Mores (//, sometimes //; from Latin mōrēs [ˈmoːreːs], plural form of singular mōs, meaning "manner, custom, usage, or habit") are social norms that are widely observed within a particular society or culture. Mores determine what is considered morally acceptable or unacceptable within any given culture. A folkway is what is created through interaction and that process is what organizes interactions through routine, repetition, habit and consistency.
William Graham Sumner (1840–1910), an early U.S. sociologist, introduced both the terms "mores" (1898) and "folkways" (1906) into modern sociology.[need quotation to verify][need quotation to verify]
Mores are strict in the sense that they determine the difference between right and wrong in a given society, people may be punished for their immorality which is common place in many societies in the world, at times with disapproval or ostracizing. Examples of traditional customs and conventions that are mores include lying, cheating, causing harm, alcohol use, drug use, marriage beliefs, gossip, slander, jealousy, disgracing or disrespecting parents, refusal to attend a funeral, politically incorrect humor, sports cheating, vandalism, leaving trash, plagiarism, bribery, corruption, saving face, respecting your elders, religious prescriptions and fiduciary responsibility.
Folkways are ways of thinking, acting and behaving in social groups which are agreed upon by the masses and are useful for the ordering of society. Folkways are spread through imitation, oral means or observation, and are meant to encompass the material, spiritual and verbal aspects of culture. Folkways meet the problems of social life, we feel security and order from their acceptance and application. Examples of folkways include: acceptable dress, manners, social etiquette, body language, posture, level of privacy, working hours and five day work week, acceptability of social drinking - abstaining or not from drinking during certain working hours, actions and behaviours in public places, school, university, business and religious institution, ceremonial situations, ritual, customary services and keeping personal space.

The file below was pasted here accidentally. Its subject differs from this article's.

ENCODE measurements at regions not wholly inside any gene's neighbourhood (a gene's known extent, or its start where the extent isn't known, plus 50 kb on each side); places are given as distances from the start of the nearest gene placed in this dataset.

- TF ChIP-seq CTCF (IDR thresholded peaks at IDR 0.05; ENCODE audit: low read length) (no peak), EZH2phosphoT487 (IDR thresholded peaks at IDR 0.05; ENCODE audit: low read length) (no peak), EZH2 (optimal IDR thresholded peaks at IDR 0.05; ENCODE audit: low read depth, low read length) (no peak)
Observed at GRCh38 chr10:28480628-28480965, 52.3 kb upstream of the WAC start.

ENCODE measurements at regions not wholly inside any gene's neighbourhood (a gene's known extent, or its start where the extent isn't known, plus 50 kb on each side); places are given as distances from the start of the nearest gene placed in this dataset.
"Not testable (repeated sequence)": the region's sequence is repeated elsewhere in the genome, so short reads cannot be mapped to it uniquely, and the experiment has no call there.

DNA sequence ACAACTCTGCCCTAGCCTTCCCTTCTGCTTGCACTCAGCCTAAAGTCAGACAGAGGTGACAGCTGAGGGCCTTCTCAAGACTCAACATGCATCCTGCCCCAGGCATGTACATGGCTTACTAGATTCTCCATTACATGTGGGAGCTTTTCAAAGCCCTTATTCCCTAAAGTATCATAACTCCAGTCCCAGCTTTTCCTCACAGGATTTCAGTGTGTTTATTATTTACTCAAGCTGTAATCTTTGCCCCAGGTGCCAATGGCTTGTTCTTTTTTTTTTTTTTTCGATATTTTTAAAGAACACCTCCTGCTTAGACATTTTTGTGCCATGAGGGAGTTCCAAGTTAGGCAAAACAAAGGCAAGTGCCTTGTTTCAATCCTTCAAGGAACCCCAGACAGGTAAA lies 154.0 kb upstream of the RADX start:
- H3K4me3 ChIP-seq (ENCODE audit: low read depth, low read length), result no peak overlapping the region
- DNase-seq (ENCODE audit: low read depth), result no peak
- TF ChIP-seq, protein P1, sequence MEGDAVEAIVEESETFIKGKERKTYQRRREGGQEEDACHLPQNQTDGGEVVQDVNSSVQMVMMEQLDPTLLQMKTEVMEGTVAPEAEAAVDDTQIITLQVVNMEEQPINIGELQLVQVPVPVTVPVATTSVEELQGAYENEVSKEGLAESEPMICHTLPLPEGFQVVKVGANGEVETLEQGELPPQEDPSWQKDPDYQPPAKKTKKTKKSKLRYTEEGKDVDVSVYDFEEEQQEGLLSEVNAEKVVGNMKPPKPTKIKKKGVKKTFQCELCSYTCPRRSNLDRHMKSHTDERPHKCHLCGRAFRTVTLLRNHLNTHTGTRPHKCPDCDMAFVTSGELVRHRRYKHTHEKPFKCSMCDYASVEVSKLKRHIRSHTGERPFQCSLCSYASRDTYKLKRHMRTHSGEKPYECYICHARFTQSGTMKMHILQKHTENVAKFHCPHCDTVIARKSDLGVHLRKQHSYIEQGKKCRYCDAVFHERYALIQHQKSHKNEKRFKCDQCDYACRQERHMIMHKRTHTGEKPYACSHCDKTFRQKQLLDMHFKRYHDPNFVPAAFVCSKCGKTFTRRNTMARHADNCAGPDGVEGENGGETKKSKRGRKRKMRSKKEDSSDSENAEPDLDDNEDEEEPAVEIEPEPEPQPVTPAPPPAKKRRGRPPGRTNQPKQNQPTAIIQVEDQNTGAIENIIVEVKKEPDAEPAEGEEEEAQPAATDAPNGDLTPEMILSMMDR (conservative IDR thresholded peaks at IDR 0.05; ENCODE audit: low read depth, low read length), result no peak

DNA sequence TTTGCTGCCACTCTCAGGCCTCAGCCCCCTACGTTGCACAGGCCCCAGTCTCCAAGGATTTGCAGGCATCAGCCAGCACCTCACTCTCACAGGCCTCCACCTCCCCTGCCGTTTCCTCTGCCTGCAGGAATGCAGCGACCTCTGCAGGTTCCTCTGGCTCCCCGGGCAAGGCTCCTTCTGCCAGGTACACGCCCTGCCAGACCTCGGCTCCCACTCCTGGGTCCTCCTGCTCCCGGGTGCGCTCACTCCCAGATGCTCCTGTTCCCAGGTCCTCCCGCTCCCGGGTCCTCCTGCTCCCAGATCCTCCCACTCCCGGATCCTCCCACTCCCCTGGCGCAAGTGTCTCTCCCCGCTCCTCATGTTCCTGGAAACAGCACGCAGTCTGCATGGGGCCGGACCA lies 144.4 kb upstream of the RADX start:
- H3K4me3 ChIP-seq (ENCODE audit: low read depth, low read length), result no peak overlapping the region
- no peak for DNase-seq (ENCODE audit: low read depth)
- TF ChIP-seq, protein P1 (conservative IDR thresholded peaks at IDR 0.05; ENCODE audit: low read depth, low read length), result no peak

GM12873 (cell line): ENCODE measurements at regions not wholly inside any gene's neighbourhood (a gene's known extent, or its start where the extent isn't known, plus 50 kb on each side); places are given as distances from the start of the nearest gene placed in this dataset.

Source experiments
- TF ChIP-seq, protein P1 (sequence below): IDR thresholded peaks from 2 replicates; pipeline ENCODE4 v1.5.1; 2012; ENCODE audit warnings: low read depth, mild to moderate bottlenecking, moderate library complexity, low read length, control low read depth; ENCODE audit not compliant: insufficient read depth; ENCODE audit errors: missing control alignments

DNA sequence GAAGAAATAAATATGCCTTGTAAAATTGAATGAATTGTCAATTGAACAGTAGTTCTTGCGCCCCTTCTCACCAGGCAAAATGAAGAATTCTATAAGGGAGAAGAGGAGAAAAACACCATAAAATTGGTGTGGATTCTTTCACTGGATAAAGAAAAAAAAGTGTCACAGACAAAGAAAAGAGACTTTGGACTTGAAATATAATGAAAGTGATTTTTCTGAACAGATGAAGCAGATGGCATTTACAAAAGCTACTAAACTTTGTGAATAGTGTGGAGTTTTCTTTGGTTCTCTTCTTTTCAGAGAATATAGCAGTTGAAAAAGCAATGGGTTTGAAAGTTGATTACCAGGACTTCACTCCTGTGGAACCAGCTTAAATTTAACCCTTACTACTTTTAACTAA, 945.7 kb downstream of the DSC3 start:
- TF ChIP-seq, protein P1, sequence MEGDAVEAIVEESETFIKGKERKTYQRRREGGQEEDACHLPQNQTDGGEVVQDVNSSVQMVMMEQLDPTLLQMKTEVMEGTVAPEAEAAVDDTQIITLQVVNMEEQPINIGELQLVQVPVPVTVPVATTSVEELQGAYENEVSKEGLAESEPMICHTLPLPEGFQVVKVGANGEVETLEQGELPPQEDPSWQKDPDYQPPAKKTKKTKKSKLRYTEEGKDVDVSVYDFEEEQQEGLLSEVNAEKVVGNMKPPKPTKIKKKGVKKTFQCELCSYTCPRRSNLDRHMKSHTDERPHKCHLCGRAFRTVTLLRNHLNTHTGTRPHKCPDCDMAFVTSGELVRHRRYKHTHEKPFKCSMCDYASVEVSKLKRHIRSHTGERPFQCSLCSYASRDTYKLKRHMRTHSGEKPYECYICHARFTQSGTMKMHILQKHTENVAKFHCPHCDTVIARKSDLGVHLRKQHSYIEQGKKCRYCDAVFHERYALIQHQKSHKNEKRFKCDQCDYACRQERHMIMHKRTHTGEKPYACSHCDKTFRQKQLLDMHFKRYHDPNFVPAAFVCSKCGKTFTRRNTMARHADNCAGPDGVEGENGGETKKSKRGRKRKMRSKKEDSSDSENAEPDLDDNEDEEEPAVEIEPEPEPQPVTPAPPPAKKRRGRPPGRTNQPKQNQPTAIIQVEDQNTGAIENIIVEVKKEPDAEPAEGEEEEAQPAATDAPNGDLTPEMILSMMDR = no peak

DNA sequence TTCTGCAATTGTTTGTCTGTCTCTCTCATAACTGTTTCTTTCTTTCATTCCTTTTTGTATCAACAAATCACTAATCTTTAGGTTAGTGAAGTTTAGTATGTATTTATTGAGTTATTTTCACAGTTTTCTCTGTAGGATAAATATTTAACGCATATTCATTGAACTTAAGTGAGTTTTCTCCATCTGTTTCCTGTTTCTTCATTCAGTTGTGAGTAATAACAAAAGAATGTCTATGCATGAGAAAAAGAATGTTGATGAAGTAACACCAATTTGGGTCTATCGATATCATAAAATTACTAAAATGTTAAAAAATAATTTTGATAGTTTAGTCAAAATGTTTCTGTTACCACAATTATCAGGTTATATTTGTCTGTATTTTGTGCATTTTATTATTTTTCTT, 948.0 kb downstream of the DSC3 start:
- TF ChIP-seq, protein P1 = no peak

The English word morality comes from the same Latin root "mōrēs", as does the English noun moral. However, mores do not, as is commonly supposed, necessarily carry connotations of morality. Rather, morality can be seen as a subset of mores, held to be of central importance in view of their content, and often formalized into some kind of moral code or even into customary law. Etymological derivations include More danico, More judaico, More veneto, Coitus more ferarum, and O tempora, o mores!.
The Greek terms equivalent to Latin mores are ethos (ἔθος, ἦθος, 'character') or nomos (νόμος, 'law'). As with the relation of mores to morality, ethos is the basis of the term ethics, while nomos gives the suffix -onomy, as in astronomy.
The meaning of all these terms extend to all customs of proper behavior in a given society, both religious and profane, from more trivial conventional aspects of custom, etiquette or politeness—"folkways" enforced by gentle social pressure, but going beyond mere "folkways" or conventions in including moral codes and notions of justice—down to strict taboos, behavior that is unthinkable within the society in question, very commonly including incest and murder, but also the commitment of outrages specific to the individual society such as blasphemy. Such religious or sacral customs may vary. Some examples include funerary services, matrimonial services; circumcision and covering of the hair in Judaism, Christian ten commandments, New Commandment and the sacraments or for example baptism, and Protestant work ethic, Shahada, prayer, alms, the fast and the pilgrimage as well as modesty in Islam, and religious diet.